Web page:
Posts Tagged ‘60 mpg’

Americans Back 60 MPG Goal

New report claims majority want big mileage bump.

by on May.17, 2011

Americans want fuel economy standards bumped to 60 mpg, according to a new survey.

Despite strong opposition from the industry, Americans weary of watching gas prices soar now want a near doubling of automotive fuel economy standards.

Nearly two-thirds of those polled by Opinion Research Group favored raising the Corporate Average Fuel Economy, or CAFE, standard to 60 mpg by 2025.  The White House has been considering a bump to 62 mpg, though anticipated changes in fuel economy rules have been delayed since Republicans took control of the House last November.

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Even with surveys revealing consistent consumer support for raising fuel economy standards, such measures have long lagged.  After an extensive delay, the Obama Administration finally won enough industry backing to push the long-frozen 27.5 mpg mandate to 35 mpg by 2016.  But despite hailing the industry/government alliance, there has been little support for going further, at least within the industry, the Alliance of Automobile Manufacturers  asking the EPA – which oversees fuel economy – to wait until new studies have been completed.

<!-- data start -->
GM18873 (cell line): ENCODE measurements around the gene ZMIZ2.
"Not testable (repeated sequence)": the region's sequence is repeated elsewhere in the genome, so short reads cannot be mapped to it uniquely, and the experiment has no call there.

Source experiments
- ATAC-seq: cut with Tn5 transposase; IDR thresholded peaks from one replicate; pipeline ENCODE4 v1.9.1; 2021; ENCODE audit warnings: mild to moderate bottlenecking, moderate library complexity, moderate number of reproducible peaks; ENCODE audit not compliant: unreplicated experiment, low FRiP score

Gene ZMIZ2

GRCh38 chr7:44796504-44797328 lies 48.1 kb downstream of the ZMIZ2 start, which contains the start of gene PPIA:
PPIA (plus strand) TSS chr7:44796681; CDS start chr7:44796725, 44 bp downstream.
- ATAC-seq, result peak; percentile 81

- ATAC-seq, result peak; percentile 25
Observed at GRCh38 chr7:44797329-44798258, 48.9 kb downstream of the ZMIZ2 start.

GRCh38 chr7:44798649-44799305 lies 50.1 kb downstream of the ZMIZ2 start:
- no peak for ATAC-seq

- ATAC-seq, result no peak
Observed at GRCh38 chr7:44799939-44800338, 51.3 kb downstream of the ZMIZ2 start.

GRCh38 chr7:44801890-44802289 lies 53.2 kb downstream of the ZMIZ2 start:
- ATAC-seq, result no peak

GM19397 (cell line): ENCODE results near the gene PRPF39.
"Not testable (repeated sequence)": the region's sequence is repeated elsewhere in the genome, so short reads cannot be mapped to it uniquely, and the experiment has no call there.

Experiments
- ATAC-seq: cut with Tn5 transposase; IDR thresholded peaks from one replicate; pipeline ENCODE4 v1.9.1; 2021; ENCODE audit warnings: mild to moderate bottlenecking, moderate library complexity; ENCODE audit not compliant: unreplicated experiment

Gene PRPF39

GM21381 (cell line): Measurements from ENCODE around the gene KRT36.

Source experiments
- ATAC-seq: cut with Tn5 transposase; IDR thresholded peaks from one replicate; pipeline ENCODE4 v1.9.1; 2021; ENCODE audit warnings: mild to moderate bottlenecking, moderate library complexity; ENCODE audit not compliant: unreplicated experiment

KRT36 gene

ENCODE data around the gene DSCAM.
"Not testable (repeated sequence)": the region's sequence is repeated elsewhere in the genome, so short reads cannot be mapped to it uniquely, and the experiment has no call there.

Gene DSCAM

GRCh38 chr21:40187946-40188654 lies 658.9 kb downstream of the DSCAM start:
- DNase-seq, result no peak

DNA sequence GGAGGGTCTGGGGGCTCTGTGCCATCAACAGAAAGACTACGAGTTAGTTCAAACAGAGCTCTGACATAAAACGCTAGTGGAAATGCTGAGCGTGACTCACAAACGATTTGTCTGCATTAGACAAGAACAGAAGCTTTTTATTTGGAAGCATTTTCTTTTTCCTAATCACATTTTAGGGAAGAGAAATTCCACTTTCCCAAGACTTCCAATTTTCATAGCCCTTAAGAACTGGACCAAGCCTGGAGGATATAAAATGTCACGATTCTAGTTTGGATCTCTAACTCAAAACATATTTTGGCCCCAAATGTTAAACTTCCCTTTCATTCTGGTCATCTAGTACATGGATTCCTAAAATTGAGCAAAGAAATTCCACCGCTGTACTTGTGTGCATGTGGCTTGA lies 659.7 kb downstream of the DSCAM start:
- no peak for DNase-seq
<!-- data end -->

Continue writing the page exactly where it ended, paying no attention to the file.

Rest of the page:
Dealer Trade Group Warns “Go Slow” On New Fuel Economy Regs

NADA raises caution flag on 60 mpg proposal

by on Oct.22, 2010

NADA chief Ed Tonkin fears a 60 mpg fuel economy standard will price many car buyers out of the market.

The National Automobile Dealers Association has put out the caution flag over plans now circulating in Washington D.C. to raise federal fuel economy standards to 60 miles per gallon by 2025.

“NADA has long supported improvements in fuel economy, but it’s also our role to raise some tough questions so there’s no rush to judgment,” NADA Chairman Ed Tonkin told the Automotive Press Association in Detroit.

The proposal by the Environmental Protection Agency and the U.S. Department of Transportation to increase fuel economy standards to 60 miles per gallon has been hailed by environmental groups, Tonkin noted.

“We would all like to believe consumers would be willing to pay whatever it takes to reach such a worthy goal. But will they? Or is this another example of getting ahead of the consumer, pushing too far, too fast? Will huge numbers of consumers be priced out of the market?” Tonkin questioned.

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“Nothing happens without a buyer,” the NADA chairman added. “My job is to try to match supply and demand every single month everywhere I have a dealership. And this is true of every dealer in the country. Consumer demands vary from market to market. And consumer preference always prevails.”



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